The National Communications Authority (NCA) has rejected reports that it is interfering with broadcasting and internet services in the country.
The NCA said in a statement on Monday November 23 that it has taken note of remarks on the attributed to former President John Mahama in which he claims the NCA might shut down the Internet on Election Day, 7th December, 2020.
“The NCA hereby advises Ghanaians to disregard the remarks as completely unfounded,” the regulator stated in a statement.
The statement said aA second misleading publication “dated 12th November, 2020, was attributed to a former Deputy Communication Minister under the headline: “Ato Sarpong Blasts NCA for Taking Abusua FM Off Air before Mahama Interview”. Mr. Sarpong’s accusation is also wholly false.
“Finally, a break in transmission of a documentary by Accra-based station, Joy FM, which was, apparently, experienced on multiple digital platforms on the night of 18th November, 2020, was also erroneously attributed by some to deliberate interference by the NCA.
“Interference with Internet Communications As part of its mandate, the NCA has licensed several categories of service providers to deliver Internet connectivity to Ghana. They include Internet Service Providers, Broadband Wireless Access Service Providers and Mobile Network Operators (MNOs). There are also multiple international undersea fibre optic cables and several satellite systems which provide Ghana with access to the Internet. The NCA does not have access or “keys” to any of these networks, and therefore cannot remotely shut the internet down. To block Internet or restrict access to a particular website, all submarine cable companies, MNOs and other service providers would have to agree to do so.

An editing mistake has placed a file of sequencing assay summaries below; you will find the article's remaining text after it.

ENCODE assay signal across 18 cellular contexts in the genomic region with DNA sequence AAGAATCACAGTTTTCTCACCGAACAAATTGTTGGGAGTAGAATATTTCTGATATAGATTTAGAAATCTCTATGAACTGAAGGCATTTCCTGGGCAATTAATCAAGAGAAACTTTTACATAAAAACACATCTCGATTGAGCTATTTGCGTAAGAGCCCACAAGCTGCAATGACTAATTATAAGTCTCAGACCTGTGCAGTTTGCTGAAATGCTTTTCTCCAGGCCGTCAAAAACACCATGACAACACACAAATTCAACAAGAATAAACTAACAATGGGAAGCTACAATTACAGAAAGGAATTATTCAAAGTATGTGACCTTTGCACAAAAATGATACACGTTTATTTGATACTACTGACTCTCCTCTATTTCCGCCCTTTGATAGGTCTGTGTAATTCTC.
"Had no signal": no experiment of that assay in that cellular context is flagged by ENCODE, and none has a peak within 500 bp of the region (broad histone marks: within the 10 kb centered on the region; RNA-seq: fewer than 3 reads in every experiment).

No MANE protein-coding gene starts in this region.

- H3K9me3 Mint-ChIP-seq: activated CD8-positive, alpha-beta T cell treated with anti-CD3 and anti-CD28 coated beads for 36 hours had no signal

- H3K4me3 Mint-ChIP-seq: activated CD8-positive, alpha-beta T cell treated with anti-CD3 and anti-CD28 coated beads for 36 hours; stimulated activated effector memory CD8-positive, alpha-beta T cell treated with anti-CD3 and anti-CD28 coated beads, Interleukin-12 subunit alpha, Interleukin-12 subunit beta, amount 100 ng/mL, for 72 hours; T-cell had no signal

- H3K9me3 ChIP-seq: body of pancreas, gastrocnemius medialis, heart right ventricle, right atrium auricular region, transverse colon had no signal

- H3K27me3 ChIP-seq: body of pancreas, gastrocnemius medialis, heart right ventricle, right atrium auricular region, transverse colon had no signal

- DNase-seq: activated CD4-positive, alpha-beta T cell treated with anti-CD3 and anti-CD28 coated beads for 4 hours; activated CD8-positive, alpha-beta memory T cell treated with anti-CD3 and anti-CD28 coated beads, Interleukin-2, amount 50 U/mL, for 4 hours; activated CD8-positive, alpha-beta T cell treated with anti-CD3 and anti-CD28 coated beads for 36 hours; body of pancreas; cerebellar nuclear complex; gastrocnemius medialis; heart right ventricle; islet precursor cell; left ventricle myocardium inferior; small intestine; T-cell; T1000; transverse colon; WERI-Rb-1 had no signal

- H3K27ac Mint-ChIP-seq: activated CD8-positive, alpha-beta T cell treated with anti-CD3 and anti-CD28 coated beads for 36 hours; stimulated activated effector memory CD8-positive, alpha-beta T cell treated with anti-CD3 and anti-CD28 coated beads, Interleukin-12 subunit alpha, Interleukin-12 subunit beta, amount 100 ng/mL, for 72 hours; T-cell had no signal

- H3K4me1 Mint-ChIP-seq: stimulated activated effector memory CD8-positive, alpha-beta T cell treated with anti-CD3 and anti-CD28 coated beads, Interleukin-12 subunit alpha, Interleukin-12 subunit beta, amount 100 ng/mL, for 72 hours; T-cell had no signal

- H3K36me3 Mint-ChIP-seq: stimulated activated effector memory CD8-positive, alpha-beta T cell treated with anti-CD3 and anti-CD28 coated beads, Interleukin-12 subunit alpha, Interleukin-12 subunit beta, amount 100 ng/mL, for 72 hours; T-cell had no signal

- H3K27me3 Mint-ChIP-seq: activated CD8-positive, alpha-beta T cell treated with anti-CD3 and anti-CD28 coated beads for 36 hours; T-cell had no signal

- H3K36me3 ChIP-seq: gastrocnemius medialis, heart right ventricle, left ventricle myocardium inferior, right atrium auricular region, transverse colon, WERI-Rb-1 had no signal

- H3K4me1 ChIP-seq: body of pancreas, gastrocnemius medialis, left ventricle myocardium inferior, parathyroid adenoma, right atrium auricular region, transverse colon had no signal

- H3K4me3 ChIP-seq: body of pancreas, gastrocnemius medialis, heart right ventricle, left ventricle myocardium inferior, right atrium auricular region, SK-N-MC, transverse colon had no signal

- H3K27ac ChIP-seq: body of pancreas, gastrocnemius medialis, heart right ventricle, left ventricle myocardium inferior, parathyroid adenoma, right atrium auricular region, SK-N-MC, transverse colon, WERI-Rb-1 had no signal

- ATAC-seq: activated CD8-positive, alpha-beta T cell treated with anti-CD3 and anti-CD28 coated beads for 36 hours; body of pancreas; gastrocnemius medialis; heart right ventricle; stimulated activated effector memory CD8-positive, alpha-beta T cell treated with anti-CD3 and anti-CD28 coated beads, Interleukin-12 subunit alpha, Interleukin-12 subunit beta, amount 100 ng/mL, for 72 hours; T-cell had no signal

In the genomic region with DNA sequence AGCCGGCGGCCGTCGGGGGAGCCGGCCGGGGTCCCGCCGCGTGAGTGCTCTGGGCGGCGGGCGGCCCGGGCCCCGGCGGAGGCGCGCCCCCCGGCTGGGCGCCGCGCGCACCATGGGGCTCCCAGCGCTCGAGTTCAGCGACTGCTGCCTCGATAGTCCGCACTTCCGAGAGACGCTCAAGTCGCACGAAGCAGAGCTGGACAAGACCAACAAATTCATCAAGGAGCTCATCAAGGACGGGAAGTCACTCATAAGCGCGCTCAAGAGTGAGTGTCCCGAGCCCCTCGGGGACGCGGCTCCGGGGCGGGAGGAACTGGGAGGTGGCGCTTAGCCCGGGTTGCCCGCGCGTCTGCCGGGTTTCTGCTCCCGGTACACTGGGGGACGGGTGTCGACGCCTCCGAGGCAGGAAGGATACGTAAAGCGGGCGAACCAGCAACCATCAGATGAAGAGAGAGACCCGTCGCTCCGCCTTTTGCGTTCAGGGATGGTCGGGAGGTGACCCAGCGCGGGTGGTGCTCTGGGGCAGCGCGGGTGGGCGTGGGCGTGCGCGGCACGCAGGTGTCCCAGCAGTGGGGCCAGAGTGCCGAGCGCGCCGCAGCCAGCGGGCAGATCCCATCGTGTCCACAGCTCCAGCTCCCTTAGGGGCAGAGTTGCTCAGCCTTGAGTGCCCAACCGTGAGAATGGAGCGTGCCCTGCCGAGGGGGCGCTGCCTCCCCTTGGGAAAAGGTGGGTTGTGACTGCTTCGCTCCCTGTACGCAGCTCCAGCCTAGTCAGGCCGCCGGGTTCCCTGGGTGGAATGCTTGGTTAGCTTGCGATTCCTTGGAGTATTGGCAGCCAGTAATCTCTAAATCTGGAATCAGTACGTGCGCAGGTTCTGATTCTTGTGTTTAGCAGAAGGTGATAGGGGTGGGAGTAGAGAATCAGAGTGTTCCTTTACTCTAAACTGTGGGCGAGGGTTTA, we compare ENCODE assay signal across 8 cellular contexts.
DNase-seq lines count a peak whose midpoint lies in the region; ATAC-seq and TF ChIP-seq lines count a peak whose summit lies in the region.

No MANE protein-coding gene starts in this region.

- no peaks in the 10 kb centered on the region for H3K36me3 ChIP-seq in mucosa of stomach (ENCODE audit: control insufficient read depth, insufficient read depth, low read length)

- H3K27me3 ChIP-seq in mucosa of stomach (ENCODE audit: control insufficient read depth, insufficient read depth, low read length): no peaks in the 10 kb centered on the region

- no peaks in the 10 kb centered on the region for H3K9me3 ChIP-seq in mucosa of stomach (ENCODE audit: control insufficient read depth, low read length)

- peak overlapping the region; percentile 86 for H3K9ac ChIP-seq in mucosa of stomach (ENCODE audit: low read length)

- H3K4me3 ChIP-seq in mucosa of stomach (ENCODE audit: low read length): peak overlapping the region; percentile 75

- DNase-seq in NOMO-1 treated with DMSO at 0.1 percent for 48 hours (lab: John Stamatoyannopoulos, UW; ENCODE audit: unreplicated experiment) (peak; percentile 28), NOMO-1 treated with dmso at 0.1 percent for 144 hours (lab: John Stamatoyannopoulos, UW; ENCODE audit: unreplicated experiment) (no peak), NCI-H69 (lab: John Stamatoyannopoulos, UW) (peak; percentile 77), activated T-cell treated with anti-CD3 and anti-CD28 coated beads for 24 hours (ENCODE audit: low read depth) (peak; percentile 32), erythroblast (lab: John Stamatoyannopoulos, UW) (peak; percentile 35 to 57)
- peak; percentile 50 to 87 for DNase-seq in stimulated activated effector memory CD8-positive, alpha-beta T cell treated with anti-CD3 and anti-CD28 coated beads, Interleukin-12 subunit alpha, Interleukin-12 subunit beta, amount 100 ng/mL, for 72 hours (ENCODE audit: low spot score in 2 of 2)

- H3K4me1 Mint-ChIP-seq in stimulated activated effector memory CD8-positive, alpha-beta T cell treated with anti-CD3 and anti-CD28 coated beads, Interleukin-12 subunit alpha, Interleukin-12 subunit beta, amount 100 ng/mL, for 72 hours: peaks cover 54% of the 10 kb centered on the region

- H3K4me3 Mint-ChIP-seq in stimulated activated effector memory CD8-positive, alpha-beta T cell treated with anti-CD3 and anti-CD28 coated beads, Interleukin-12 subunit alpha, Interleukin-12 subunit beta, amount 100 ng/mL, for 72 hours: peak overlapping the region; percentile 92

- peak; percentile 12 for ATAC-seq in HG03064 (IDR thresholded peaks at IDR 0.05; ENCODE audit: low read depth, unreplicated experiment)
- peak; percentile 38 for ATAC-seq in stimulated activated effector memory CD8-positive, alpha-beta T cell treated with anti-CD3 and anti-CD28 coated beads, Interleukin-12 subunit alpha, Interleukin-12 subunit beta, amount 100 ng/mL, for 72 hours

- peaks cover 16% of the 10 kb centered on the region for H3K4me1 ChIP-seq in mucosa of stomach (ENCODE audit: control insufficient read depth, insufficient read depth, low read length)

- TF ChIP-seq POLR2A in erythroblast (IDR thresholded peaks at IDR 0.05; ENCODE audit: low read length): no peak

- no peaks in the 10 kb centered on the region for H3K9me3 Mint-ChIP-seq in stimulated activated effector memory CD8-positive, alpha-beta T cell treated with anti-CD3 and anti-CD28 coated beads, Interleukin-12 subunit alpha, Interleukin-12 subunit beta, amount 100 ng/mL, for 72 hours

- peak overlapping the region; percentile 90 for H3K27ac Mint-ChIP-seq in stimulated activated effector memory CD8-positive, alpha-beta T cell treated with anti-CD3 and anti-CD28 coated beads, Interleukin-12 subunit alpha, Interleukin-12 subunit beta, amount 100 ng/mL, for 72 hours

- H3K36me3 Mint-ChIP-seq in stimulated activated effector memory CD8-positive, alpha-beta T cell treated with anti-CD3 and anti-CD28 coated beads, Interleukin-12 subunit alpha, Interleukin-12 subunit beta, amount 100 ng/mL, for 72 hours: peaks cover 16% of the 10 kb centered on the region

“The Authority has not directed any of its licensees to shut the Internet down on Election Day as claimed in the news report, and there is no intention to do so. The NCA does not have the capability to block, jam or interfere with broadcasting signals. As a telecommunications and broadcasting regulator, and in line with global best practice, the NCA has frequency spectrum monitoring equipment whose ability is limited to receiving signals and detecting their source, but not to jam them.
“Where necessary, Section 13 of ECA, 2008, Act 775 provides the basis and procedure for shutting down a radio communication service provider. The NCA serves notices and subsequently physically closes the facilities down and then monitors thereafter for compliance.
“The NCA does not interfere in the work of its broadcasting and Internet Service Licensees. On the contrary, the NCA assists them to promptly resolve cases of interference when they arise. Licensees are therefore advised to report outages or cases of interference to the NCA for prompt investigation and resolution, and not misinform their audiences and clients.”
By Laud Nartey|3news.com|Ghana